Unlike traditional methods used in the hiring process such as resume reviews, interviews and reference checks, the review of social media sites often provides protected class information about a candidate that an employer may not lawfully consider when making employment-related decisions. Knowledge of protected class information eliminates one of the best defenses to employment discrimination claims, to wit, ignorance of the facts supporting the alleged discrimination.
For example, the “About” section of Facebook allows users to provide their gender, birth date, relationship status (including whether they are interested in men or women), religious and political beliefs, and languages spoken.6 All of this information provides everything an employer needs to know as to whether the applicant belongs to not just one but multiple potential protected classes.
Similarly, public “tweets” or Facebook “posts” may reveal an applicant’s protected characteristics such as a female applicant who “tweets” that she recently learned she was pregnant or an applicant who posts about his or her struggles with diabetes. Consequently, despite the employer’s efforts to limit the applicant’s interview to legally permissible questions, the employer now knows the candidate belongs to a protected class. If the applicant is not offered the job, the employer faces the risk of a discrimination lawsuit in which the employer will likely be required to provide computer records of social-media related searches during the hiring consideration period.7
Advice: Investigating the background of employee candidates is an important part of the hiring process for many employers. This is appropriate for numerous reasons, including avoiding liability for negligent hiring. If you decide to include a social media search in making hiring determinations, here are some suggestions for avoiding discrimination claims and lawsuits:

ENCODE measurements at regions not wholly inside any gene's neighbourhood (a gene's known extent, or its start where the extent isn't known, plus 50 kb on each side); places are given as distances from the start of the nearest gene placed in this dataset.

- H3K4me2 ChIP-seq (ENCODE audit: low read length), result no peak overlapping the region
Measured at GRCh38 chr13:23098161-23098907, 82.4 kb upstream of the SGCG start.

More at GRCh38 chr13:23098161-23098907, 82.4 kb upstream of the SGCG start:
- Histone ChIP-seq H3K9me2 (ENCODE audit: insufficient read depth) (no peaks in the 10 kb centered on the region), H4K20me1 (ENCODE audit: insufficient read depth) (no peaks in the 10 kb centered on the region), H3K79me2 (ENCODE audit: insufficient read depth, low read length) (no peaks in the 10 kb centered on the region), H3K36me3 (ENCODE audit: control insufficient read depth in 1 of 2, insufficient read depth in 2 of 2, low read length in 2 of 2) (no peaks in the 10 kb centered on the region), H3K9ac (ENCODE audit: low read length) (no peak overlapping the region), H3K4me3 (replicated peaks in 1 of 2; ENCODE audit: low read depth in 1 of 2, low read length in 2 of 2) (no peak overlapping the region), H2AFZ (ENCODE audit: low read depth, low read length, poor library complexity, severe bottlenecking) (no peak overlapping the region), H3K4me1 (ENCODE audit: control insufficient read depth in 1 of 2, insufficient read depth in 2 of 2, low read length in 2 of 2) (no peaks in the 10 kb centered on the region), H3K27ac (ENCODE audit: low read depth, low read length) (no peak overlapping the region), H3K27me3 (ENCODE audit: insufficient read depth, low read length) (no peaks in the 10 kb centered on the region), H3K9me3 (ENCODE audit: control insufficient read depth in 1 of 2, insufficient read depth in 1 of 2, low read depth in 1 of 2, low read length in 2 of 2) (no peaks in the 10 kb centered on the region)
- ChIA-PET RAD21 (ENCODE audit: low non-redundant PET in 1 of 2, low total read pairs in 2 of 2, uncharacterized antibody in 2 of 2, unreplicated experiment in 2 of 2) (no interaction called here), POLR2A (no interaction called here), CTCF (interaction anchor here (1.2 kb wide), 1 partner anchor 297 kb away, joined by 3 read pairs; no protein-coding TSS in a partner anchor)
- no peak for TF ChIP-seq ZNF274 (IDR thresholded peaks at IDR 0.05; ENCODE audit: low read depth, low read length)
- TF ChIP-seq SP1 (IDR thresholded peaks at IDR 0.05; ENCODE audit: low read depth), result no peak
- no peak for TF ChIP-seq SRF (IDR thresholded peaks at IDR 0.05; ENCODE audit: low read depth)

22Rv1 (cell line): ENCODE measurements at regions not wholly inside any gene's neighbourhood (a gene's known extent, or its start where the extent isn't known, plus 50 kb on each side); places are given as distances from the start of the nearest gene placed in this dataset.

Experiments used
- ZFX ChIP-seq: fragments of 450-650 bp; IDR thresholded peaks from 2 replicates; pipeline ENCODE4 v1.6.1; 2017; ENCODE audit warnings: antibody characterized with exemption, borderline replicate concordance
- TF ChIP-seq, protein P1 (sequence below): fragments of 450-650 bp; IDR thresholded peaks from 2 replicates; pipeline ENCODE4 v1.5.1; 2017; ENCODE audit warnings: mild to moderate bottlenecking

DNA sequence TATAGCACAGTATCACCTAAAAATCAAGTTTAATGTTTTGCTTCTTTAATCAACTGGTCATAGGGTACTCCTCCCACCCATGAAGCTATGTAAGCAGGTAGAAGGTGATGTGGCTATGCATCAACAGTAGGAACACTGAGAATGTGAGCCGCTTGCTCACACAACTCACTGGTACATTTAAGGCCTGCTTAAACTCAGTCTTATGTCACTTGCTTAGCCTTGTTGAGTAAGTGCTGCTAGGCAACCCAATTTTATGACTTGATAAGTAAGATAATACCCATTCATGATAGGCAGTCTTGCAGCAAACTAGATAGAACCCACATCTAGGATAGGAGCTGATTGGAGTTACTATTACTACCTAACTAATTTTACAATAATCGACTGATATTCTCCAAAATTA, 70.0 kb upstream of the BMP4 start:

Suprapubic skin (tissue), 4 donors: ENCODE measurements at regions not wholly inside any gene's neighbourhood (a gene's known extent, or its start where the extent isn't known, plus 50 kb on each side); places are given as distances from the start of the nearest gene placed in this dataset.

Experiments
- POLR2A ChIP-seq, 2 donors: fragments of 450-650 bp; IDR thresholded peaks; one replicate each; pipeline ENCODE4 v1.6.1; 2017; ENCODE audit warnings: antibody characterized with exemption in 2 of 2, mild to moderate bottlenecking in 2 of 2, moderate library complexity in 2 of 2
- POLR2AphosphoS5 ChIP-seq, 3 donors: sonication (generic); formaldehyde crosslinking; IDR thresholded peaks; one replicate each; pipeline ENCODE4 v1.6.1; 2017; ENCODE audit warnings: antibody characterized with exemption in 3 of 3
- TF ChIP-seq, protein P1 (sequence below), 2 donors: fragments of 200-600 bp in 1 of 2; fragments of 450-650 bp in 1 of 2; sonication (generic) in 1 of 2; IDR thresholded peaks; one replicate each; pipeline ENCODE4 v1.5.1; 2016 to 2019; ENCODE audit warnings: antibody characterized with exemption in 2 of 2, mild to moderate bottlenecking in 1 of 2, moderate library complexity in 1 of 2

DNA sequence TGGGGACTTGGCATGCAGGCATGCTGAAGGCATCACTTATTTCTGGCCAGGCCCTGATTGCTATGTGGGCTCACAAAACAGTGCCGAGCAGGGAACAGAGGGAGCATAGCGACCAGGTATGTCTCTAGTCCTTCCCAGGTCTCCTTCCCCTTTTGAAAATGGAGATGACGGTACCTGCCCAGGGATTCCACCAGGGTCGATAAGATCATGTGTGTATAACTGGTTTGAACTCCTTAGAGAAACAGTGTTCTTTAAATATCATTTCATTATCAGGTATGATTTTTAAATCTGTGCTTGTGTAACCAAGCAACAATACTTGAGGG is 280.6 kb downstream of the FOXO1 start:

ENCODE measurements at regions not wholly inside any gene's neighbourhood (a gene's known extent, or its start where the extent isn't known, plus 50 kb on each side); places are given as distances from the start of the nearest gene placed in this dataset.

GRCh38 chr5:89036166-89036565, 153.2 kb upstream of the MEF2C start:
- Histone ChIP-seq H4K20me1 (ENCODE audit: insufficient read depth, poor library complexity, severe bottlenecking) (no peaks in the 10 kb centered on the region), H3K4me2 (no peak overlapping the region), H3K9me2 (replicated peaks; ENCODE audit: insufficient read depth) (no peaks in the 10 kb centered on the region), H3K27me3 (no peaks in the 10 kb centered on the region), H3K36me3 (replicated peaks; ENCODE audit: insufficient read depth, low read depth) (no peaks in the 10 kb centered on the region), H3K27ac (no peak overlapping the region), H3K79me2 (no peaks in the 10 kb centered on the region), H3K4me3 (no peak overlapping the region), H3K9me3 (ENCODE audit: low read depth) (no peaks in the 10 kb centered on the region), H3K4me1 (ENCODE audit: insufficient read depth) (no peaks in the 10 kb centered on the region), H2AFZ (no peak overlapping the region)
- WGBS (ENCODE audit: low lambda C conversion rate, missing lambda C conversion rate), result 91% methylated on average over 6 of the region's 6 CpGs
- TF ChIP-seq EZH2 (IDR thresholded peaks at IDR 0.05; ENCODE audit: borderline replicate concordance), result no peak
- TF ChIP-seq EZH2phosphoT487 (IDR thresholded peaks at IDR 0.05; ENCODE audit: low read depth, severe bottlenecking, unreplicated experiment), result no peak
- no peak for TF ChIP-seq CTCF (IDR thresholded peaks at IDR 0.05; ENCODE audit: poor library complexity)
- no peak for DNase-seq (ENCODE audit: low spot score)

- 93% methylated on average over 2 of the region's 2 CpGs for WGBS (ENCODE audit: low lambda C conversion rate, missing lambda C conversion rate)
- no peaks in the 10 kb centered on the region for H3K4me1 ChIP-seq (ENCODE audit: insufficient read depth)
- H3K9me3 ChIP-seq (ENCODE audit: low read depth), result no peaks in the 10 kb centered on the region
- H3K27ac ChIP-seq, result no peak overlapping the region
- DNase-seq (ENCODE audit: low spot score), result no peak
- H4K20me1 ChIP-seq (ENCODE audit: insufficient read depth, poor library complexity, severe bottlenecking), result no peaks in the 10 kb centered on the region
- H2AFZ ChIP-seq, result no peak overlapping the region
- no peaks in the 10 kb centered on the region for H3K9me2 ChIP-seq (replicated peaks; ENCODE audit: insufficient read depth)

1. Conduct an in-person interview before researching a candidate online so that you don’t risk asking improper questions based on information learned through your online search.
2. As with any background check, the applicant should be informed that a background investigation including a search of social media sites will occur.
3. After the interview, have a person who is not the employment decision-maker conduct the search and review of social media information. This can be done internally by creating a shield between the person conducting the social media search and the person making the employment-related decisions. Or, the employer can hire a third party to conduct background checks including searches of public information on social media sites. However, be aware that federal laws such as the Fair Credit Reporting Act (“FCRA”) may be implicated depending on the third party source used to conduct a social media search. For example, employers who use a Consumer Reporting Agency (“CRA”) to conduct background checks are required under the FCRA to get written authorizations from applicants prior to the investigation, ensure the accuracy of the information, and give notice regarding adverse actions based on the CRA’s report. State and local laws may also apply to pre-employment background checks. Consult with legal counsel prior to conducting background investigations.
4. Provide the non-decision maker with a form containing only legal, pre-defined criteria for hiring decisions. Instruct the investigator that no additional information may be included on the form to insure that characteristics regarding protected class information are never disclosed to the employer or manager making the hiring decision.